Due to a lapse in appropriations, the majority of USGS websites may not be up to date and may not reflect current conditions. Websites displaying real-time data, such as Earthquake and Water and information needed for public health and safety will be updated with limited support. Additionally, USGS will not be able to respond to inquiries until appropriations are enacted. For more information, please see www.doi.gov/shutdown
Chris M Merkes
I have always been fascinated with DNA. My primary interests are in how DNA sequences can control development or cause disease. I am also excited to be able to use forensic DNA analysis to learn more about the natural environment. Resource managers can then use that information to implement efficient and effective management practices to keep our natural resources healthy.
I began my studies at University of Wisconsin – Stevens Point as a molecular biologist testing ticks for the Lyme disease pathogen Borellia burgdorferi and tracking the movement pattern of the spirochete through a local nature reserve. Simultaneously, I was also working as a water chemist studying the effects of agricultural runoff into streams and testing private well water for human health concerns (for example: fecal coliform bacteria, arsenic, or heavy metal contamination). I then took a job at University of Kansas (KU) as a fruit fly geneticist using recombinant inbred fruit fly lines to map genetic influences on complex traits such as caffeine, nicotine, or alcohol sensitivity. I then joined the graduate program at KU and completed a master’s project examining developmental defects in a zebrafish cancer model. My thesis work used a combination of genetic and biochemical techniques in zebrafish embryos and human cell lines to show that the Ewing’s Sarcoma Breakpoint Region 1 gene (ewsr1) helps control skeletal development by modifying the regulation of Sex Determination Region Y – Box 9 (SOX9) target genes.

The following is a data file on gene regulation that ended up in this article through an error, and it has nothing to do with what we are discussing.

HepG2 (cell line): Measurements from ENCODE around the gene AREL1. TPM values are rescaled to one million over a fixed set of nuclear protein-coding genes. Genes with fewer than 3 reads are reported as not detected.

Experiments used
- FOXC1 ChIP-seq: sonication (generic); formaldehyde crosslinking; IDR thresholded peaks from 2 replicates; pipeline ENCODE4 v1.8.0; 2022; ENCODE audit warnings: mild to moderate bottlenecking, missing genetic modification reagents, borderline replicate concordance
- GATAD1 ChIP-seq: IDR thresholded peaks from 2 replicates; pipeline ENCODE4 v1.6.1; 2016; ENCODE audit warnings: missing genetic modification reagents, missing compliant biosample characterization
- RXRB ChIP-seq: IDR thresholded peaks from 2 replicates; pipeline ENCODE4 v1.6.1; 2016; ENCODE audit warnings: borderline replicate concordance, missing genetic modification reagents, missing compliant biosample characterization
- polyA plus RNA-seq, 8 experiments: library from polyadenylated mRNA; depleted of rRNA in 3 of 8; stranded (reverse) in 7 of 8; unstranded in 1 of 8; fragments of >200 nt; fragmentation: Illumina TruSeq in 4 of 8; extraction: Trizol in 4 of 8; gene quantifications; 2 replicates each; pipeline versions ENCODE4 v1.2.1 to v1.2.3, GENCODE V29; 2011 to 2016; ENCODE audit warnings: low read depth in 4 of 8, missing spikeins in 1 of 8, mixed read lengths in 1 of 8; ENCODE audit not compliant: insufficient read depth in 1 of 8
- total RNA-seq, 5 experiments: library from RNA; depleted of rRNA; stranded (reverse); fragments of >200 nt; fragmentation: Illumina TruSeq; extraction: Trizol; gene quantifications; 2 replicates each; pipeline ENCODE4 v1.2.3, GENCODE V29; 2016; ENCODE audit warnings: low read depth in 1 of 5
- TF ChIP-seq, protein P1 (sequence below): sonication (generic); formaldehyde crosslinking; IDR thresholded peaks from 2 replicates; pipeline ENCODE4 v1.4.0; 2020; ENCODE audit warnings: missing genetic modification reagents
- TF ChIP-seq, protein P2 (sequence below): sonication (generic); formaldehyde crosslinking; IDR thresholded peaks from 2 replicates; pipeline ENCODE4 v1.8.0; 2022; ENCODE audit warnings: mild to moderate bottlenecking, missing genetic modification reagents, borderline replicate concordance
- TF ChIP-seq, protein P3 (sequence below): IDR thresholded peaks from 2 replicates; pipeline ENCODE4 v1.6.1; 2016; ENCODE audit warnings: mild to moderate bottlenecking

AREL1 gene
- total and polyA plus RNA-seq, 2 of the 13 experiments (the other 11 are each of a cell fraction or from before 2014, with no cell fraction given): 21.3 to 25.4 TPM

I began working for the USGS – UMESC in 2013 where I use my skills in molecular biology to promote healthy ecosystems primarily in developing tools for species-specific controls and monitoring for aquatic invasive species.